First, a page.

Read Luke 8:40-56
During the 15th century, in a tiny village near Nuremburg, Germany, there lived a family with 18 children. Despite a seemingly hopeless situation, two of the brothers shared a dream. Albrecht and Albert both wanted to pursue their talent for art, but knew their family could never afford to send them to the Academy in Nuremburg. After many long discussions, the brothers found a way they could each fulfill their dream. They would toss a coin and the winner would go to the Academy while the other would go down into the mines and support him with his earnings. Then, four years later, that brother would come back, and would work to send the first brother to study art at the same Academy. It sounded like a good plan, one that should've worked. But there was one factor that neither brother had counted on.
Albrecht Durer won the coin toss and was off to Nuremburg. For the next four years, Albert worked in the mines, financing his brother's passion for art, which revealed an amazing talent. His etchings, woodcarvings, and oils were far better than those of his professors, and by the time he graduated, he was beginning to earn considerable fees for his works. Upon his return home, the family held a large festive dinner to celebrate his success. At the end of the meal, Albrecht rose from his seat, lifted his glass, and said these words to his beloved brother. "And now, Albert, blessed brother of mine, now it is your turn. Now you can go to Nuremburg to pursue your dream and I will take care of you."
All heads turned in eager expectation to where Albert sat. With tears streaming down his face, he only shook his head, and said these words. "No brother, I cannot go to Nuremburg. It is too late for me." And then, holding both hands up he said, "Look at what four years in the mines have done to my hands. The bones in every finger have been smashed at least once, and the arthritis in my right hand is so painful I could never hope to hold a brush again." Today, Albrecht Durer's artwork graces every great museum in the world. However, you may only be familiar with one of his pieces.
To pay homage to his brother for all that he had sacrificed, Albrecht painstakingly drew his brother's abused and broken hands with palms together and thin fingers stretched skyward. The world immediately embraced his tribute of love and now The Praying Hands graces churches and homes everywhere.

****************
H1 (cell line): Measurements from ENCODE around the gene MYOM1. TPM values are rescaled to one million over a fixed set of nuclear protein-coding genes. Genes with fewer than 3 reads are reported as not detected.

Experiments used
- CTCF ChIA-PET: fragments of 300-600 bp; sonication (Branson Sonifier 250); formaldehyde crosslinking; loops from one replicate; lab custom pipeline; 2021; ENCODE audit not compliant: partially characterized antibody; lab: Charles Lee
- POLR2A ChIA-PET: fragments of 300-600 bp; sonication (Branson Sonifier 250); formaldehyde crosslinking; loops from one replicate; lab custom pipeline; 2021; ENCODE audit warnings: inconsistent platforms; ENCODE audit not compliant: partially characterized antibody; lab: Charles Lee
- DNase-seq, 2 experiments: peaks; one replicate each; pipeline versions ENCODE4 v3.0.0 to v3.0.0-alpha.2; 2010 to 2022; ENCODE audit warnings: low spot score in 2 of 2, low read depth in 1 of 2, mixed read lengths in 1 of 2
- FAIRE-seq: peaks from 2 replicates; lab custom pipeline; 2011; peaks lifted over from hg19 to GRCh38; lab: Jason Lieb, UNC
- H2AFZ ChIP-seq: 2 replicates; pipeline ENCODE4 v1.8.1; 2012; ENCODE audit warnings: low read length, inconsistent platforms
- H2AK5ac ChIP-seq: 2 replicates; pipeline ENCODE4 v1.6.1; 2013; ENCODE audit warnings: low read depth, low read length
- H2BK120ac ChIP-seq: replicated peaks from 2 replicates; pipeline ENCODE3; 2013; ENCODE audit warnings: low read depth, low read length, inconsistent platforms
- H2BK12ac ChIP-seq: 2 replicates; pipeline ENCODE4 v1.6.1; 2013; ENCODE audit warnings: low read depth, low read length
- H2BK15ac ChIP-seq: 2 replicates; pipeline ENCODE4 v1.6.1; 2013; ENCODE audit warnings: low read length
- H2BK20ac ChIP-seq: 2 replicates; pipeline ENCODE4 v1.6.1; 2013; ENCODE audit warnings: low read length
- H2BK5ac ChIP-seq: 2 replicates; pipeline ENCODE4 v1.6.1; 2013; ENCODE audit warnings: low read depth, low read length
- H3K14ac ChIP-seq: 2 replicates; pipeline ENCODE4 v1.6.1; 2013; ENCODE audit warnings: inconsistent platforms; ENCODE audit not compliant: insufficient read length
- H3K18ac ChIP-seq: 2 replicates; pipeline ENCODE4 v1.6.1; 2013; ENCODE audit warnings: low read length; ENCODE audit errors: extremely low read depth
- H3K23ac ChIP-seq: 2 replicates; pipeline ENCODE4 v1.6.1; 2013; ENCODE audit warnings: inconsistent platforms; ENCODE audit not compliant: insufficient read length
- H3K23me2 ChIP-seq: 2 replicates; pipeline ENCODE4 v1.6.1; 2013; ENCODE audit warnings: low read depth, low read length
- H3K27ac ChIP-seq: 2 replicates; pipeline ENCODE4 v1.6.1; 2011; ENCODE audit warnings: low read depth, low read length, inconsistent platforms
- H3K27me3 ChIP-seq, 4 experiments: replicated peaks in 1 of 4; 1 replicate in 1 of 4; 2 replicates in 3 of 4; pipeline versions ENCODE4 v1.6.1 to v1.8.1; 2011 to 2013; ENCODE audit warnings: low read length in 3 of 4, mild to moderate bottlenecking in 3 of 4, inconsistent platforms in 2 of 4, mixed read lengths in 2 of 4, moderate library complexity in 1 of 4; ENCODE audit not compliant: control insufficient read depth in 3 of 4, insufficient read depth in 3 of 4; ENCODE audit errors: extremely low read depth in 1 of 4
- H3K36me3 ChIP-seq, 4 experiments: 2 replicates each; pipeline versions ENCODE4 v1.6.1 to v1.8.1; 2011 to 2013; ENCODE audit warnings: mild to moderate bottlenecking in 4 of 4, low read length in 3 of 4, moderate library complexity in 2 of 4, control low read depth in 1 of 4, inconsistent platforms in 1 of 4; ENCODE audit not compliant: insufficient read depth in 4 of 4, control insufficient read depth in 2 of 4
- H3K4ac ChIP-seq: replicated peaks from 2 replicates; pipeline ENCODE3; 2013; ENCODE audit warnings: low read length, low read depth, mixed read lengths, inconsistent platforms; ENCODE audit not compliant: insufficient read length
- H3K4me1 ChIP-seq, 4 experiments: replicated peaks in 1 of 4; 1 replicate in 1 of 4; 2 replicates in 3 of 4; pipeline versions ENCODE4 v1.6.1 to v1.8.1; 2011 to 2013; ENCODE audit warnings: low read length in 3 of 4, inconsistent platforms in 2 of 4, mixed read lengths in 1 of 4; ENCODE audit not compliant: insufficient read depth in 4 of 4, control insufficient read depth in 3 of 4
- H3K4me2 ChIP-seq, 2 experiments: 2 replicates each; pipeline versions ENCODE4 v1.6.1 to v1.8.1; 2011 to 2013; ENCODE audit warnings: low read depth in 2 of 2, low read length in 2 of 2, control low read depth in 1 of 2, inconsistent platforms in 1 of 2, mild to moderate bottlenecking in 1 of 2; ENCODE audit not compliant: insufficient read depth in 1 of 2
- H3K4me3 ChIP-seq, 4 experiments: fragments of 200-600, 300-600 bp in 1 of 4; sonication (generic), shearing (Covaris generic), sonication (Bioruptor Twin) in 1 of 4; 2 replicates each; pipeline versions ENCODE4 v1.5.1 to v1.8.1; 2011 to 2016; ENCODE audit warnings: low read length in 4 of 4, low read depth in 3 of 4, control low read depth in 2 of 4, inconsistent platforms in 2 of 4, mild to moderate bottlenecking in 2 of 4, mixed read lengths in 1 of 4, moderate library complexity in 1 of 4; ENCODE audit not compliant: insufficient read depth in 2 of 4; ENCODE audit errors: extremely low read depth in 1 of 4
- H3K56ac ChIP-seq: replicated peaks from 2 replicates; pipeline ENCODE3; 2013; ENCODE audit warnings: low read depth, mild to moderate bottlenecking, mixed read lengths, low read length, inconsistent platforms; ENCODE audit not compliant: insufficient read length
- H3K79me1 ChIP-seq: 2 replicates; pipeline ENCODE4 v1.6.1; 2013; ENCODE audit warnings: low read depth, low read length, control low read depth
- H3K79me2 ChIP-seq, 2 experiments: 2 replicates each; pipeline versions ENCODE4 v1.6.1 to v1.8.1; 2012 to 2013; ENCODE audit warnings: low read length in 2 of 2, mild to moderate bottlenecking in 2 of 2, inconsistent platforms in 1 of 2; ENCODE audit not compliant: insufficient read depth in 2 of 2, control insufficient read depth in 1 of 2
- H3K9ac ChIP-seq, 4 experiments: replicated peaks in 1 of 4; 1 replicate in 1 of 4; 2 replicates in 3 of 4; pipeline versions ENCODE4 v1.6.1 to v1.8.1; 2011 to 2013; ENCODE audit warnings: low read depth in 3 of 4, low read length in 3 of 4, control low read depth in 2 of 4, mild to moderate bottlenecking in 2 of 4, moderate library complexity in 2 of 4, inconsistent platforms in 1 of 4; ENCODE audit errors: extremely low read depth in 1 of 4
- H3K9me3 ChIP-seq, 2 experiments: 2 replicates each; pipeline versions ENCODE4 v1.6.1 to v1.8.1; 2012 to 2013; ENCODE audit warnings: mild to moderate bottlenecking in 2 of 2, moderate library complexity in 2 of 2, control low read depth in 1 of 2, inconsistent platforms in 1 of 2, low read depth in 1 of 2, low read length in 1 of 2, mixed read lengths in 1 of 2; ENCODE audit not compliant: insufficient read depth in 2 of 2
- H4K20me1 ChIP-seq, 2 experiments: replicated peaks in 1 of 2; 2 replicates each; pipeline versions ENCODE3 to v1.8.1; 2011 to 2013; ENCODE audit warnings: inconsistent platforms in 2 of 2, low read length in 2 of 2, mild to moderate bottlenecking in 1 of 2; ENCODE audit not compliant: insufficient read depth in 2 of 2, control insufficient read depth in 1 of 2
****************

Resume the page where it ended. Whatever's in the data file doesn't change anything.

Unmet expectations. Sometimes our lives show the scars of a path we never expected to take. A path which, while difficult, becomes a tribute to a legacy of selfless love. And then there are other times. Uplifting times, as in today’s reading, where built-up expectations are fulfilled in a glorious way.
As we look into this portion of Luke chapter eight, we find that the people of the region expected great things of Jesus. Word was out that there was a Healer in town and upon His arrival, many gathered around Him. One of those there that day was a woman whose suffering had endured for 12 years. Although she probably looked like just another face in the crowd, this woman had a heart full of faith, unlike anyone there that day. And when Jesus got closer, she made her move.
Luke records what happened next…
“A woman in the crowd had suffered for twelve years with constant bleeding, and she could find no cure. Coming up behind Jesus, she touched the fringe of his robe.” Luke 8:43-44a
Stepping through the crowds, she didn’t wait for the Source to come to her, she went to Him. Reaching out in faith, this marginalized, rejected, “broken” woman took a chance. Expecting Him to do what no one else could do, she reached out to Jesus and touched the end of His robe. And her expectation was rewarded. She was healed instantly.
What do you expect of Jesus? How do you approach the Healer? With a detailed list of numerous requests, or with nothing more than a wounded heart held in battle-scarred hands? We all need His healing touch. And no matter how beaten and wounded our lives may be, we can receive it.
We just need to go to Him... expecting.